We’re Americans” – Jordan Peele’s Us (2019)
It is difficult to discuss the promise of Get Out because that word, “promise,” implies unmet potential, and Get Out is indisputably one of the best horror films of the 21st century, full stop. Yet even Peele himself, in a rambling profile of the director in Rolling Stone, acknowledged that, “I’m such a horror nut that the genre confusion of Get Out broke my heart a little.”
While for me there is absolutely no confusion or ambiguity about the place of Get Out in the horror cosmology, to see Peele use the words, “I set out to make a horror movie,” is nonetheless a thrilling feeling. Writing in that same Rolling Stone piece, Brian Hiatt makes the distinction thusly: “Get Out is existentially terrifying; Us is spill-your-soda scary.”
Sure, I’ll take it, even if the unspoken implication—that Us is somehow not also existentially terrifying—is in no way true. That it’s also funny throughout, the humor sinking its tendrils deep and sending roots into even most of the film’s more intense sequences, further serves to muddy that particular water.
Part of any “genre confusion” that may have hovered around Get Out was the impossibility of separating that film’s effectiveness from its social message. Get Out was inextricably about race, and it was impossible for many people to see how effective it would have been if it was about anything else. For those people, there is now Us.
While “the sunken place” in Get Out is one of the most potent metaphors to grace cinema since the sunglasses from John Carpenter’s They Live, the scene in which we are introduced to it is also one of the most effective horror set-pieces ever committed to film.
That’s the “promise” that I was talking about above. Even in Get Out, it’s apparent that Peele is every bit as much a horror auteur as he is a social provocateur—and if we weren’t sure of that, now we have Us, his unabashed entry into the horror canon, to prove it.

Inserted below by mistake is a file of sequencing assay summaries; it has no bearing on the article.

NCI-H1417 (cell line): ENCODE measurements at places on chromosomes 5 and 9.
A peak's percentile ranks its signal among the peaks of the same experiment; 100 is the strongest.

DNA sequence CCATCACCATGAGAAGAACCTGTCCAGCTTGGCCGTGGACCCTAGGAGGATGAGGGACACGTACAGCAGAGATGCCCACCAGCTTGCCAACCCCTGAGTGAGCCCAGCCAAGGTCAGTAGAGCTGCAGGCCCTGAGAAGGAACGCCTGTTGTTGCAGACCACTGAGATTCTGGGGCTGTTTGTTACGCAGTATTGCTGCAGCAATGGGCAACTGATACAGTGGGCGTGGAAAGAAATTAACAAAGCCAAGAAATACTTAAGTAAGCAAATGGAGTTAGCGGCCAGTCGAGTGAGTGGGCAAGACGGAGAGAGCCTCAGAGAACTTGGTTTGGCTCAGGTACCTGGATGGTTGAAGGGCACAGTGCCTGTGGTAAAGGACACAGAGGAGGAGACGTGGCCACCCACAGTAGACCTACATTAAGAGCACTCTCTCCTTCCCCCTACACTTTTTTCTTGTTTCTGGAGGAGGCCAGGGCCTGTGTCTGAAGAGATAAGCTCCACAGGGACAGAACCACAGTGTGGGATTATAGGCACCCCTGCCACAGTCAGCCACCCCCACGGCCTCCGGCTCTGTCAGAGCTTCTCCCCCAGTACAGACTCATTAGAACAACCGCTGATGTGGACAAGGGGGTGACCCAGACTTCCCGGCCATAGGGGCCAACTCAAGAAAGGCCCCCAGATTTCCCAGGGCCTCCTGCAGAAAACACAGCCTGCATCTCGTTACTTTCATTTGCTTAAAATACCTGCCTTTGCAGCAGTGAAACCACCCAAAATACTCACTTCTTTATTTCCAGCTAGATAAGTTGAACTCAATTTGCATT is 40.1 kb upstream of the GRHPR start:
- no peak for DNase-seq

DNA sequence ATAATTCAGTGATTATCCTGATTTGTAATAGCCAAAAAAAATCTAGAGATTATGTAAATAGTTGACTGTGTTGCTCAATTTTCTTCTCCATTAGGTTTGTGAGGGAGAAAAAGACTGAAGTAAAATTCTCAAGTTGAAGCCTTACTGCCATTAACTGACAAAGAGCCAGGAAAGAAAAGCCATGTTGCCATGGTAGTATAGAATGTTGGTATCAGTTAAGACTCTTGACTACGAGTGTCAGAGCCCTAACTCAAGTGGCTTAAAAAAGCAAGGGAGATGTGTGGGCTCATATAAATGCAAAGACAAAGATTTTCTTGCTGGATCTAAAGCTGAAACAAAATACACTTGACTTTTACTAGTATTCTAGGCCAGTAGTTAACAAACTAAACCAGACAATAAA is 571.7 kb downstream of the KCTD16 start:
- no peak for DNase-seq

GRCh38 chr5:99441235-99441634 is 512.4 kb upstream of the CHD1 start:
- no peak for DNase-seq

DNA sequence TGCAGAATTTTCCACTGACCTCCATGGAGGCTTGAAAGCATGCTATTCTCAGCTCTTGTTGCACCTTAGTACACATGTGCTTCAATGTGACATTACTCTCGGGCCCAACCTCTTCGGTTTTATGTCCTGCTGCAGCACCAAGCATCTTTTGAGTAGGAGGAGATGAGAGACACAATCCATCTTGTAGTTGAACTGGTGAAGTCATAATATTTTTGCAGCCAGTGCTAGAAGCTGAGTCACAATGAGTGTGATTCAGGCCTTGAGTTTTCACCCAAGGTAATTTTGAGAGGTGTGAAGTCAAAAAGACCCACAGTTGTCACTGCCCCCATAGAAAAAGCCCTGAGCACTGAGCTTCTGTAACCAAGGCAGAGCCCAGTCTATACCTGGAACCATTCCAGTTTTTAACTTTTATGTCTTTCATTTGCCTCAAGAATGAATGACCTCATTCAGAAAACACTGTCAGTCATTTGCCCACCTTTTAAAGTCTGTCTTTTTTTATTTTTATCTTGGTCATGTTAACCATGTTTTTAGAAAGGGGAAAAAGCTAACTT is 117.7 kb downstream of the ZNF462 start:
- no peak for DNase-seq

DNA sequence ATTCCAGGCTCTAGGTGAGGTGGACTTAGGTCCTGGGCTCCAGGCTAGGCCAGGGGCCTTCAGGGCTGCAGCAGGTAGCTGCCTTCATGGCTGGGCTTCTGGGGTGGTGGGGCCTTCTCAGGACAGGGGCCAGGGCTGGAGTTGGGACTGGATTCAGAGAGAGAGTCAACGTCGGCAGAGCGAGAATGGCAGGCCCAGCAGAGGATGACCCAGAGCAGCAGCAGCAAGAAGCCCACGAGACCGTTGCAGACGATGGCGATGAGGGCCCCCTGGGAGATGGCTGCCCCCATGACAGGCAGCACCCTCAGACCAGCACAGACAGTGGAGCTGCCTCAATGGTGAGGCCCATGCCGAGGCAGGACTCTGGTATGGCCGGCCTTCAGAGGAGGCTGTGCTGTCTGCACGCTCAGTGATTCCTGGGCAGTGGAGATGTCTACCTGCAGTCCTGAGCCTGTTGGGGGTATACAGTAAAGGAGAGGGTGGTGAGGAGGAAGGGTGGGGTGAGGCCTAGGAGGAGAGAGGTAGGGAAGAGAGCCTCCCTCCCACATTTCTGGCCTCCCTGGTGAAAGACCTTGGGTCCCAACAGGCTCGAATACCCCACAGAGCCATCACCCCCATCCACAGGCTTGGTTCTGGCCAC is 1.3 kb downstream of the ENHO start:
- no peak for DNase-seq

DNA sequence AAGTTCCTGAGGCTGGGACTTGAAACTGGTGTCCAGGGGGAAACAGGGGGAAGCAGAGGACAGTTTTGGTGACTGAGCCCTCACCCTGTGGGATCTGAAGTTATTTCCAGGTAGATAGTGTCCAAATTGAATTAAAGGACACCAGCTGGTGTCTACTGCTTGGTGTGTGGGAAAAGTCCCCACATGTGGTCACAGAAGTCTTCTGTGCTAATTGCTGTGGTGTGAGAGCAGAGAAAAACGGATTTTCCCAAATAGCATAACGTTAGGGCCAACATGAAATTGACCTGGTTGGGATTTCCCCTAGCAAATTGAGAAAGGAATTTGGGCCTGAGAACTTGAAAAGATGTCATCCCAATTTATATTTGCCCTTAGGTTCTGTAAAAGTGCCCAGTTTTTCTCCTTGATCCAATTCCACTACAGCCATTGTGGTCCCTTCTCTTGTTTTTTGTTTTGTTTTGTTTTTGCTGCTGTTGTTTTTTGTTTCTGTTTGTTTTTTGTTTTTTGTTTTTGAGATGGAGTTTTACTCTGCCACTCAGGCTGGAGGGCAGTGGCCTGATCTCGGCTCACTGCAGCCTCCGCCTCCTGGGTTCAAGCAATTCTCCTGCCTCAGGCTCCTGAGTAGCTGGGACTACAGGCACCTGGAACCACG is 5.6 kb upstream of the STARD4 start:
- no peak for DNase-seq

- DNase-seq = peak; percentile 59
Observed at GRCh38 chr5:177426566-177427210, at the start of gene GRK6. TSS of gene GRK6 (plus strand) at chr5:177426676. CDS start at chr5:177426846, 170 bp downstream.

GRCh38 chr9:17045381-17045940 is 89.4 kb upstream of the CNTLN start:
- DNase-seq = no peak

Which is, of course, not to suggest that Us is not just as socially provocative as Get Out, in its own way. The central metaphor here is less elegant than “the sunken place,” but perhaps no less potent.
The best horror icons operate successfully both as themselves and as metaphors—but some of the very best may be metaphors for a lot of different things, their meanings shifting and changing depending on the time, and the lens of the viewer. Peele’s Tethered may well fall into that category.
It isn’t by accident that C.H.U.D. is one of the VHS tapes seen framing an old-fashioned tube TV in the film’s 1986 opening—something that isn’t apparent from the trailers, but is from the opening text crawl, which tells us that there are miles of tunnels underneath the United States.
In fact, not much seems to happen by accident in Us, though it also never quite gels as neatly as Get Out. There are more frayed edges for us to keep worrying at after we leave the theater. Whether that is a feature or a bug is up to you.
Like the Coagula in Get Out—which hinted at a more elaborate mysticism that was never explored in the film and only exposited by Peele in his director’s commentary—there is obviously something more than science fictional going on in the central conceit of Us. Characters may talk about it in Biblical terms, but the film never feels a need to hand-hold us through it.
As such, there’s a lot that doesn’t really make sense in the move—the Tethered apparently have sewing machines but maybe not stoves?—but there was also a lot that didn’t necessarily make sense in Suspiria or any number of other horror classics. What matters is if it all feels right, and in Us, at least for me, it almost all does.
Even the final reveal, which seems predictable from early on but is saved for the moment when it will have the most impact, manages to be as satisfying as it is inevitable, and retroactively explains many moments that people in the screening I attended expressed disbelief at as they happened. Props to Peele for pulling that trick off.
I’ve managed to go this far without writing about how great this film looks, the incredible score and use of diegetic music, and the stunning central performances, especially from Lupita Nyong’o, who probably won’t win an Oscar for this, but should.
Even when Us isn’t delivering on all of its many, many ideas, everything else is firing. The horror set-pieces are effective, and with the Tethered, Peele has delivered a “monster mythology”—to use his words—that will sit comfortably in the horror pantheon alongside the greats.
Us won’t be nominated for as many Academy Awards as Get Out. It isn’t a perfect house of cards like that film was. It’s messier, more ambitious, and more imperfect. That may occasionally be a shame, sure, but it also gives us something to chew over at as we lie awake and wonder just which America we really inhabit—the one where we take our comforts for granted, or its terrifying funhouse reflection? Or maybe both?
Besides his work as Monster Ambassador here at Signal Horizon, Orrin Grey is the author of several books about monsters, ghosts, and sometimes the ghosts of monsters, and a film writer with bylines at Unwinnable and others. His stories have appeared in dozens of anthologies, including Ellen Datlow’s Best Horror of the Year and he is the author of two collections of essays on vintage horror film.